One of the coolest consumer benefits of this kind of thing is going to be the social-networking aspect. Right now we can call our friends, text them, send them email, and that’s about it. In Japan and Europe you can do a bit of video on a mobile phone, but it’s not all that ubiquitous yet.
Well once this is commonplace you’ll have another option for staying close to friends and family — changing to their perspective. Basically, they share out their camera to a group of people (I’m looking at you, identity services) and if you are in the group then when you click on their contact in your mobile device you’ll have multiple options:
- Voice call
- Video call
- Email (will merge into others soon)
- PerView (perspective view)
This gives a whole new meaning to, “Dude, check this out.” When you send that to a friend now, via voice or text, it will be a prompt to change to your perspective. And it won’t matter if you’re on the other side of the country, or the world. You’re sitting in a restaurant and a gorgeous woman is at the next table over. You are just eating your burger but you want your buddy to see how fine she is.
“PerView Ping Brian”, you say to your device. Brian is sitting at work and vocally accepts the incoming PerView ping (which he has setup to automatically begin a voice call as well) and he immediately sees the woman that you’re looking at. “Damn, dude…go ask her out. I’ll watch.”
There’s no doubt that there’ll be a total backlash against casting (lifecasting). Many places will have signs displayed: “No lifecasting allowed.” Why? Because it’ll scare away customers. People will demand establishments to become safe from the eyes of the Internet. People will get wanded for cameras (which mobile phones will have anyway) when entering certain areas. Plus, who’s going to consent to having their mobile devices taken from them at the door? People will constantly be looking for who’s watching them. For who’s recording them.
In fact, many organizations will not only search people (that’ll be largely ineffective) but will actively jam the frequencies of the mobile devices to keep them from lifecasting from their environments.
The game will become figuring out how to cast from places that don’t want you casting from them. Remember, people will be going to these places to do the things that they don’t want anyone seeing. Now factor in the people who are paid to catch those same people doing those things. And a new arms race will begin.
So what’s the lingo that will surround this new phenomenon? Here are a few obvious/unimaginative options. I’ll rely on readers to come up with better ones. First, for lifecasting itself:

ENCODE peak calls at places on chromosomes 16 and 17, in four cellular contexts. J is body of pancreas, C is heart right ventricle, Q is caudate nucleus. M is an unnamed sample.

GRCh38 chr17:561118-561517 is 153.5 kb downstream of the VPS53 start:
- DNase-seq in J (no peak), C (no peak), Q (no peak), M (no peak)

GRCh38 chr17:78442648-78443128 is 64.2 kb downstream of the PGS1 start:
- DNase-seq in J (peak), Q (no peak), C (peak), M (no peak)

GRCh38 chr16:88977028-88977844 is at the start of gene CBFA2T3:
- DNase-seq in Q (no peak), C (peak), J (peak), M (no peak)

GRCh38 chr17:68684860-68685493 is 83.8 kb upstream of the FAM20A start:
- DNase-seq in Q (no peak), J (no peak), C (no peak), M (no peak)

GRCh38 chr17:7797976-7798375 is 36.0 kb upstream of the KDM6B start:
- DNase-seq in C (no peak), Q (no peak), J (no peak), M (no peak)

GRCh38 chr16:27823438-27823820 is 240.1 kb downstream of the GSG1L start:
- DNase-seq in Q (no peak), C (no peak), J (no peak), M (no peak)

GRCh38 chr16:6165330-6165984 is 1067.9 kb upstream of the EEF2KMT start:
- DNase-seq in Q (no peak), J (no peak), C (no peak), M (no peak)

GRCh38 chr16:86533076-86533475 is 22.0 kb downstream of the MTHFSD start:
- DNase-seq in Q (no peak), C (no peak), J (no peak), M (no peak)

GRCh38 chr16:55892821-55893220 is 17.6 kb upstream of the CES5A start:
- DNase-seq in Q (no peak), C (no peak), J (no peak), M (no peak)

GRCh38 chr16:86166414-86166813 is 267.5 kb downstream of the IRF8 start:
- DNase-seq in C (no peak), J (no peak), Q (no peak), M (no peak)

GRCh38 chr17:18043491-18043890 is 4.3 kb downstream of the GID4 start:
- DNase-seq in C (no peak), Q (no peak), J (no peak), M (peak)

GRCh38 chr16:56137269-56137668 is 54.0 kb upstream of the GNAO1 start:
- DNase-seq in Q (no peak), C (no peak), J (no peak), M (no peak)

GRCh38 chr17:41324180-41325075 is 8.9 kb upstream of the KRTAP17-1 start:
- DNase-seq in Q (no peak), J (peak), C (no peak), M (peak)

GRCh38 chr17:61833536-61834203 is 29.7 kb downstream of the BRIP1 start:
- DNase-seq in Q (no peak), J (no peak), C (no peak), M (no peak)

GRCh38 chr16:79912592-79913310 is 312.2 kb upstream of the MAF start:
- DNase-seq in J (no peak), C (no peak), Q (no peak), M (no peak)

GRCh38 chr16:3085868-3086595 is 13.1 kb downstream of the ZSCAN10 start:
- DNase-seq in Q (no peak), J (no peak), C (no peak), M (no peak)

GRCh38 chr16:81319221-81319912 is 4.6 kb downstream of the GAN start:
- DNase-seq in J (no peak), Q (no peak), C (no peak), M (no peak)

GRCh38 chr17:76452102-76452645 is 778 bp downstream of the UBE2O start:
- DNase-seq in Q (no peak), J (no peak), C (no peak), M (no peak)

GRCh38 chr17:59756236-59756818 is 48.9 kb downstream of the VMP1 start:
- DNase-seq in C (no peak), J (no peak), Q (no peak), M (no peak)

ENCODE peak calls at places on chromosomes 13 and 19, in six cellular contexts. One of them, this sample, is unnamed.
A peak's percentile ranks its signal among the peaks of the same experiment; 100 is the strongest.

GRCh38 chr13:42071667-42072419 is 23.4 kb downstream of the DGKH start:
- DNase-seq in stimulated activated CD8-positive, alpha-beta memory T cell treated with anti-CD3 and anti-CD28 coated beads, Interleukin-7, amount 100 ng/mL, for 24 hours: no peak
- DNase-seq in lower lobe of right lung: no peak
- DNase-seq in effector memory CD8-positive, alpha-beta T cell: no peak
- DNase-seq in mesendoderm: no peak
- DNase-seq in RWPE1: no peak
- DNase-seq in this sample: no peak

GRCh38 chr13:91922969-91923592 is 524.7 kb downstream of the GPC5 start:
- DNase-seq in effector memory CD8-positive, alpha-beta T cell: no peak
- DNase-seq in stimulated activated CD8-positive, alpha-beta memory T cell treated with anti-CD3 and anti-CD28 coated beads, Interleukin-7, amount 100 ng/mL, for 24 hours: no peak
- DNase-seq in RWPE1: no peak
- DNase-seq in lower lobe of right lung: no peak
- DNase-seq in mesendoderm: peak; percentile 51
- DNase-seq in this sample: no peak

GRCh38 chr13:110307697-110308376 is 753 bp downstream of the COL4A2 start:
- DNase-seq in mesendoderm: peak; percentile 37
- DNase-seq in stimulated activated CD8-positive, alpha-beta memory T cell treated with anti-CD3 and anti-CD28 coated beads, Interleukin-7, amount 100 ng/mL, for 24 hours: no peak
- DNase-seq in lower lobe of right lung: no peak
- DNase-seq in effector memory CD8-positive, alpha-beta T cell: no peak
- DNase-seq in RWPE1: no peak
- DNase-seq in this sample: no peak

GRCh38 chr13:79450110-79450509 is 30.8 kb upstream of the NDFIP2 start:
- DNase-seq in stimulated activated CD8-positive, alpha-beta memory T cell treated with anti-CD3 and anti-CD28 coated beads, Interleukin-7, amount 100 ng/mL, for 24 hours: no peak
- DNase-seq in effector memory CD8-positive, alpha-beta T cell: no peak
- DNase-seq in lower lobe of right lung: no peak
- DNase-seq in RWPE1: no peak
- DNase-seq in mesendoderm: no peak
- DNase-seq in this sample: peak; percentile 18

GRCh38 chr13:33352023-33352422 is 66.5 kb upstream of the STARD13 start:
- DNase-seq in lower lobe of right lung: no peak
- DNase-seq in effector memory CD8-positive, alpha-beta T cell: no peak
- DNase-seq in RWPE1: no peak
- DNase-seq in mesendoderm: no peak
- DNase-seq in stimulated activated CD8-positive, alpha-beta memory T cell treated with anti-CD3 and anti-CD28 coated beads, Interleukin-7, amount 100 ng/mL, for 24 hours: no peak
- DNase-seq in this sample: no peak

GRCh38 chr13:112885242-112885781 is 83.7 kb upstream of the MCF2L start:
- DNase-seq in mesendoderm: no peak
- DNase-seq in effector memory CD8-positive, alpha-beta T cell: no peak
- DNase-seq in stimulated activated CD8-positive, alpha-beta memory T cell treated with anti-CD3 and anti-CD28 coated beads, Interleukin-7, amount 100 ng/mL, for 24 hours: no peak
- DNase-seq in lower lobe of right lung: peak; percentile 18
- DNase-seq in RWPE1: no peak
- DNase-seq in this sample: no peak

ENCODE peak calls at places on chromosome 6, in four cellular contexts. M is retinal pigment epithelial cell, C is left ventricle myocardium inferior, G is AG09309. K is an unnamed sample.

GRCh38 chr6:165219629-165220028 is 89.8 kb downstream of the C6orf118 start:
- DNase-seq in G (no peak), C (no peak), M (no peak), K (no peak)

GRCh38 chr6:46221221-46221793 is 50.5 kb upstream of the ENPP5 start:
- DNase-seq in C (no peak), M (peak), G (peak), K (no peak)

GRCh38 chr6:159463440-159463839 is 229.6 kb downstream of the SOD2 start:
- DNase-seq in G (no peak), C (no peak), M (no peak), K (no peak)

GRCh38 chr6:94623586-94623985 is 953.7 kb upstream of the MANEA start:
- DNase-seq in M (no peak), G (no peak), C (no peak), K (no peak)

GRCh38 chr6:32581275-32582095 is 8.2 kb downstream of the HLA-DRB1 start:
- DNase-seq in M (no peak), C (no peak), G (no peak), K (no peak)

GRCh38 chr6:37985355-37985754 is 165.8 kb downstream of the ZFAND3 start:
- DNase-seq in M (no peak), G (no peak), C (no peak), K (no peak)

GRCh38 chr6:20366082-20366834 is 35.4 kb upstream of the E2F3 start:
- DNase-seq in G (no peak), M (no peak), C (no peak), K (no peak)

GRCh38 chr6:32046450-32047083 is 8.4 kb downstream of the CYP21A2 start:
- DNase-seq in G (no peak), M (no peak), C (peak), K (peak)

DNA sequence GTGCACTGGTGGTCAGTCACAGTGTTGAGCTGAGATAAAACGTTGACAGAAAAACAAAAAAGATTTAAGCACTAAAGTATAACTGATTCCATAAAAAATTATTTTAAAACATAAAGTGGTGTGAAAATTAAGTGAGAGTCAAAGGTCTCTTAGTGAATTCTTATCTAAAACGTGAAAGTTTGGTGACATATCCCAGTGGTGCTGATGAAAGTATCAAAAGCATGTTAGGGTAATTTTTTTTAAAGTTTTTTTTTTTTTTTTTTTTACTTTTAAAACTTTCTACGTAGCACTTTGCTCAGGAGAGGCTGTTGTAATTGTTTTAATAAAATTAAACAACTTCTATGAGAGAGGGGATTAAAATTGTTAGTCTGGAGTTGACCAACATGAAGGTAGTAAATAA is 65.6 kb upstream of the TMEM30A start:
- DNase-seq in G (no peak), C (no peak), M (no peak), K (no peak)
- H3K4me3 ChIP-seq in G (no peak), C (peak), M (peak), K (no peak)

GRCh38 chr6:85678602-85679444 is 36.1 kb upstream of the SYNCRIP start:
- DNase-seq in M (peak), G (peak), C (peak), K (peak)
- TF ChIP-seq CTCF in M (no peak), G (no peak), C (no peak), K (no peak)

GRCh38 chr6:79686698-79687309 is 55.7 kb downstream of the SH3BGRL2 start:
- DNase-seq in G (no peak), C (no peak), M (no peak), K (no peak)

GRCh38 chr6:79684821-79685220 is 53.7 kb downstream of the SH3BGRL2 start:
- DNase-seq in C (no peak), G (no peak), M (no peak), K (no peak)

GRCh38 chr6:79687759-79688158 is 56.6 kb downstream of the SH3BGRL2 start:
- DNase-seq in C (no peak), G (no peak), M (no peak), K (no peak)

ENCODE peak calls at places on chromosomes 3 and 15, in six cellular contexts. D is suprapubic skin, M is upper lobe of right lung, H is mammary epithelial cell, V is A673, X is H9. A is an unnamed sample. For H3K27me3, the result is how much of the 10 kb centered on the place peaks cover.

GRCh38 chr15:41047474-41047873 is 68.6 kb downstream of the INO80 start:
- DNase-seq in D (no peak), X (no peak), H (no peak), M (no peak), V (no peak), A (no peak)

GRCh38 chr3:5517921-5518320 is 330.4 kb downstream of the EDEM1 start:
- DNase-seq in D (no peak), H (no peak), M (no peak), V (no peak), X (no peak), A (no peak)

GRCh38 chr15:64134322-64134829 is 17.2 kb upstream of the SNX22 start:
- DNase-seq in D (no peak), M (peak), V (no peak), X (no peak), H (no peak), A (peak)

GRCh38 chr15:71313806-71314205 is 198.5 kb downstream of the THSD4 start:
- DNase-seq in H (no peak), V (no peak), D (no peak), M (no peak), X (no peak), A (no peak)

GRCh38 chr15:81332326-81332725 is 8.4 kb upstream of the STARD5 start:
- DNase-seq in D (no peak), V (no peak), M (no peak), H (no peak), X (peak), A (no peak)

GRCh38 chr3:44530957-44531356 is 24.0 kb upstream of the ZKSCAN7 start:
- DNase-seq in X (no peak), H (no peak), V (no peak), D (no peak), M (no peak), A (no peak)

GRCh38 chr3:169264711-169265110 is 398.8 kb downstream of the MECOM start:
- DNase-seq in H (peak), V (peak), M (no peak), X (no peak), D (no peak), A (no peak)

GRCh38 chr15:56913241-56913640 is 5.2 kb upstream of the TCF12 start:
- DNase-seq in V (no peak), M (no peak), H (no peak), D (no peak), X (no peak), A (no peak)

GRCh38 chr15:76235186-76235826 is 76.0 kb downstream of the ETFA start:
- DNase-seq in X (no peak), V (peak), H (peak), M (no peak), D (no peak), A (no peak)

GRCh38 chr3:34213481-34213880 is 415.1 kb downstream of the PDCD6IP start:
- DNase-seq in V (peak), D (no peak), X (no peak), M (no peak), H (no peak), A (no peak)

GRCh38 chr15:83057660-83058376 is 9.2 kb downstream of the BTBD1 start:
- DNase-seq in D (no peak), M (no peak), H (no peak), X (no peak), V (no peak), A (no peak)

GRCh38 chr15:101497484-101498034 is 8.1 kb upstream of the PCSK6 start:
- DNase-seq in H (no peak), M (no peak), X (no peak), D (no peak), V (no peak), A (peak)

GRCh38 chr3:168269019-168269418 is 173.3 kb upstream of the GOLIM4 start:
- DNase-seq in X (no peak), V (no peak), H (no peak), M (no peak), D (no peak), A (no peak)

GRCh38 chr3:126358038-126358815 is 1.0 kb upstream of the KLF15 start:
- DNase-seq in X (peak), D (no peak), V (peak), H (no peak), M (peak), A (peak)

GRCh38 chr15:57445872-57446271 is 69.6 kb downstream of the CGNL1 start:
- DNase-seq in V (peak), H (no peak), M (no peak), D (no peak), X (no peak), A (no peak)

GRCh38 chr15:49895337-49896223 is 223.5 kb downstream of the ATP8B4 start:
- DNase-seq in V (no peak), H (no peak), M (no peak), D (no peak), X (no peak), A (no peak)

- Being “live”
Then for going offline, i.e. NOT lifecasting.
- Going Dark
- Dropping Off
I’m only barely touching the first few layers of this thing. It’s just massive. I’m kind of overwhelmed right now and just need to post this as-is despite it being a jumbled mess of word things. I’ll continue to work on the organization of the idea and add examples as I remember/think of them. I’ll also update it with ideas from the comments.
I’d love to hear your thoughts on the idea, i.e. do you think it will be as big as I think it will? If not, why not? What specifically will stop this from becoming reality?
My answer? Nothing.
- Thanks to Zed for helping me think through the concept over some chicken wings.
- I don’t update the actual text of old articles like this because I want to see how the terms and predictions endure over time. Updates that you see to the created/updated date above is due to fun (yay) changes to the WordPress infrastructure, and/or me updating to add notes like this one.
- Dec 15, 2019 — One thing that stands out to me is how wrong I was about the timeline. It’s been almost exactly 20 years, and most people still aren’t walking around recording everything. So I’d say I got a miss on that. I do think I did pretty well on overall surveillance, however.
- Dec 15, 2019 — I also think the changes to society are still happening and there’s more to come there. I think people are already less inclined to act up in public because they assume it could be recorded by some individual or stationary camera. And that’s both a good and bad thing.
- Dec 15, 2019 — Updated the article image with something more modern.
- July 19, 2020 — I have not modified any of the text of this piece since 2002 because its primary value is that of a snapshot of my prescience and ignorance. That’s the case for most anything where I make a prediction.